Definition of Chemical Equilibrium Reaction
Chemical equilibrium reaction definition suggests the dynamic point between reactant and product for endothermic or exothermic chemical solutions where no further action apart on equilibria at a definite temperature. Equilibrium reaction in solution carried out by changing Gibbs free energy, enthalpy, and entropy of reactant or formation of the product in chemical reactions. Therefore, the equilibrium law suggested the reaction proceeds to some extent than stopping by formation some portion of reactant to the product in the chemical solution. Why does the chemical reaction occur? In a chemical reaction, the reactant or product atoms present in the molecule change their electronic configuration by chemical bonding. But these leading questions for learning chemistry cannot be answered in a simple sentence.
Primarily two factors determine the feasibility of chemical reaction under a given set of conditions. First, the potential energy of the reacting system must be lowered by the reaction. Second, reactants posses potentially to react because they must find a suitable path to react at a participle rate under specific conditions. The first aspect concerns with thermodynamics energy conservation law and discusses under the chemical equilibrium and the second one study under chemical kinetics change of concentration per unit time.
Formation of Products in Equilibrium Solutions
- If hydrogen and iodine vapour kept at a constant temperature in a closed vessel. The reaction proceeds to some extent and then stop, by converting some portion of the hydrogen atom and iodine atom to hydrogen iodide. Because after this dynamic point, the reactant and product attained equilibrium.
- If you take some hydrogen iodide in the closed vessel at the same temperature. A faction of hydrogen iodide converted into hydrogen molecule and iodine molecule. Hence the rest of the hydrogen iodide remains unchanged.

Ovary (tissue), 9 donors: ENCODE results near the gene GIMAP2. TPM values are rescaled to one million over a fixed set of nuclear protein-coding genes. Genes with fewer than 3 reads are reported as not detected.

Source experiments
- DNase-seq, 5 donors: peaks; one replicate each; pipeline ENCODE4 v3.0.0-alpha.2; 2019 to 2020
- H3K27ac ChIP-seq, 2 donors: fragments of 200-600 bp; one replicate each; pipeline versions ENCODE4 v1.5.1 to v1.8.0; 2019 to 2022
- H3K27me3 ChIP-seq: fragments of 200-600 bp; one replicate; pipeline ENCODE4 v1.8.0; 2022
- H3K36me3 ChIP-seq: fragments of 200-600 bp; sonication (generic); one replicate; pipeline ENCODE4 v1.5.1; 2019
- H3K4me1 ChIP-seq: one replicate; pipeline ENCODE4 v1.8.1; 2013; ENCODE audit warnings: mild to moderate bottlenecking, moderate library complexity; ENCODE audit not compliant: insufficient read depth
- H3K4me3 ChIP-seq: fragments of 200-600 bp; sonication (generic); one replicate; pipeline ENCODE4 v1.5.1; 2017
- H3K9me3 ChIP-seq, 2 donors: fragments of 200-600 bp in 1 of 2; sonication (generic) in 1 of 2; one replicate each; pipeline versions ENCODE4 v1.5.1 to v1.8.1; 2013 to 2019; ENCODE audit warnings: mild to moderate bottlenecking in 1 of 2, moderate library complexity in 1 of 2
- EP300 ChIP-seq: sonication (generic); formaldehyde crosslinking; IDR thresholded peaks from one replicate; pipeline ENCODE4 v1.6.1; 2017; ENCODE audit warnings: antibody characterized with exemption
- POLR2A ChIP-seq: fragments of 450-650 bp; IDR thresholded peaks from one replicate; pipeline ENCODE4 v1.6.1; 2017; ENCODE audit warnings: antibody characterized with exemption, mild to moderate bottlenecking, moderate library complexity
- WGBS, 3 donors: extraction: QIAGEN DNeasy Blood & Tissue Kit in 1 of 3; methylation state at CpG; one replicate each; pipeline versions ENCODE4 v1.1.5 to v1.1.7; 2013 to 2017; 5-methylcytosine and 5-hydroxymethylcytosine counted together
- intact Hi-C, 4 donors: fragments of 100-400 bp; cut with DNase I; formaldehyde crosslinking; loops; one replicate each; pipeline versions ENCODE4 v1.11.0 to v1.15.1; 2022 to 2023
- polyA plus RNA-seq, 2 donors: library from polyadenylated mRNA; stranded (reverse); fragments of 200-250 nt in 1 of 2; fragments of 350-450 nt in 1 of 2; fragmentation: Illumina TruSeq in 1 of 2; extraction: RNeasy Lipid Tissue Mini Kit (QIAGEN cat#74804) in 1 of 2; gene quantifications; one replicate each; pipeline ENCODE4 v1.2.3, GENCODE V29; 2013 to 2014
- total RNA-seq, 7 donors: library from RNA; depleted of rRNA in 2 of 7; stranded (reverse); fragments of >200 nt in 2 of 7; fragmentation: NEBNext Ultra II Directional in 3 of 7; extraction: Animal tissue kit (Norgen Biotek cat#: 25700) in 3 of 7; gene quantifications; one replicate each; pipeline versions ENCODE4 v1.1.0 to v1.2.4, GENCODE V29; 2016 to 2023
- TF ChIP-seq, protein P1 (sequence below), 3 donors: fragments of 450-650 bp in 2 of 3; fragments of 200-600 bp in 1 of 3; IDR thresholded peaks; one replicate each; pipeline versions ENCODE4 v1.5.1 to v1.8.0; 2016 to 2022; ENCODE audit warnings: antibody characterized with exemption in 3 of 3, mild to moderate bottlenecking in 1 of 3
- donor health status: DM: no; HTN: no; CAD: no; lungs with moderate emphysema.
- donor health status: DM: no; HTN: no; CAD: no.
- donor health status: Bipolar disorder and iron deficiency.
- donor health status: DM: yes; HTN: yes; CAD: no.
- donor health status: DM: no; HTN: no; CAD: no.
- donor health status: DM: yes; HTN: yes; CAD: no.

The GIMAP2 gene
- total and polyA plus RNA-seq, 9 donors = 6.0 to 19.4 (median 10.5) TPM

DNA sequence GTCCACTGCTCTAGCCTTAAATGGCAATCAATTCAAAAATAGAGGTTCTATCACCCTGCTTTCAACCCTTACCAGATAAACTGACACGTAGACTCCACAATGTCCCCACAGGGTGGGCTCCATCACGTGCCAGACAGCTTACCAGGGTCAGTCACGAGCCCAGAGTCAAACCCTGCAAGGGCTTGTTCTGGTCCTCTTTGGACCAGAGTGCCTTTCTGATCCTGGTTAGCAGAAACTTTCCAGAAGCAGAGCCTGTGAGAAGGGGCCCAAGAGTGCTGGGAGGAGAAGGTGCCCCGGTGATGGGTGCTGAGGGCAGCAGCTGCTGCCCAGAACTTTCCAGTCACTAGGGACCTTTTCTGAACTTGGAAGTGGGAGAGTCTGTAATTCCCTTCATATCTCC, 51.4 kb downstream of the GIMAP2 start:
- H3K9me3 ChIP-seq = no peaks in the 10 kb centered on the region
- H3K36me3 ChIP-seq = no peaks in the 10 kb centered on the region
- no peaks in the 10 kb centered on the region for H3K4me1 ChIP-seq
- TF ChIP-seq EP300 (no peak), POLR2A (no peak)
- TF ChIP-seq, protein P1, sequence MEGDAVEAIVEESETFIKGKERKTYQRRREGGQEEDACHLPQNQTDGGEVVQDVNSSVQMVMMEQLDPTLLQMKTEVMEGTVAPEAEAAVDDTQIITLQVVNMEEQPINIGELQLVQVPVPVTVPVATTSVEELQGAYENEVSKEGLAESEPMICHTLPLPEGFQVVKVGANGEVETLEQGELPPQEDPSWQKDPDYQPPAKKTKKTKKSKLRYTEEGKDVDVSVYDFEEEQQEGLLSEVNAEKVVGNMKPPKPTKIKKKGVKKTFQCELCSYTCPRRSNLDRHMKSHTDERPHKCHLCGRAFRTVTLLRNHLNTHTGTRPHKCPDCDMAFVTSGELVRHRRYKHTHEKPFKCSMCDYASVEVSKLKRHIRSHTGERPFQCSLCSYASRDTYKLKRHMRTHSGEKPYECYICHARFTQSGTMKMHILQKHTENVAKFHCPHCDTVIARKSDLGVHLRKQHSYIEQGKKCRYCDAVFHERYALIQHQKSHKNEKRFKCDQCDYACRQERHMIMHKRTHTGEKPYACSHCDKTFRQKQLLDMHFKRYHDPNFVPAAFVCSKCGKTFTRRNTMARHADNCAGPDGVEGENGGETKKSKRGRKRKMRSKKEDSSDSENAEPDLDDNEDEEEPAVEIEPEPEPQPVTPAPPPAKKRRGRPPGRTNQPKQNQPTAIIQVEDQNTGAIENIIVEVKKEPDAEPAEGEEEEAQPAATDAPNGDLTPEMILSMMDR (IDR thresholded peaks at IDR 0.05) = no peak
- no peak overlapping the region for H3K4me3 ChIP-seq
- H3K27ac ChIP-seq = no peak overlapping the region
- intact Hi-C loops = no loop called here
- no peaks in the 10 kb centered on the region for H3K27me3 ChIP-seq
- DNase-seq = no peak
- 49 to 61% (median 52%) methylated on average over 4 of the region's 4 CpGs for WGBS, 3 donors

But in both the chemistry test, the amount of hydrogen, iodine, and hydrogen iodide remains unchanged. Therefore, the equilibria definition of the chemical reaction maintains the following criteria, approachability from both ends of reactant and product, permanency of the equilibrium, the incompleteness of the reaction, equilibria of the chemical solution.
Equilibrium Solution of Reversible Reaction
When water added to bismuth chloride, a milky solution appears due to the formation of bismuth oxychloride.
BiCl3 + H2O ⇆ BiOCl + 2HCl
But when hydrochloric acid solution added to this milky solution, the milkiness of the solution disappears. This is the example of the dynamic reversible nature of the equilibrium or equilibria.
Heat Change in Equilibrium Chemical Reaction
At the equilibria solution, all reversible chemical reaction, the total specific heat change is zero. But for all irreversible processes or natural chemical reactions, the value of total entropy increases and greater than zero. For example, reduction of stream in presence chemical element iron or diffusion of syrup by water. Therefore, for an irreversible chemical reaction, the total heat change goes to increases. Hence it reached an equilibrium point where the entropy attains maximum value. Because at equilibrium, no further reaction takes place or no further possible entropy change occurs. Hence at equilibrium, ΔStotal = 0.
Exothermic and Endothermic Reactions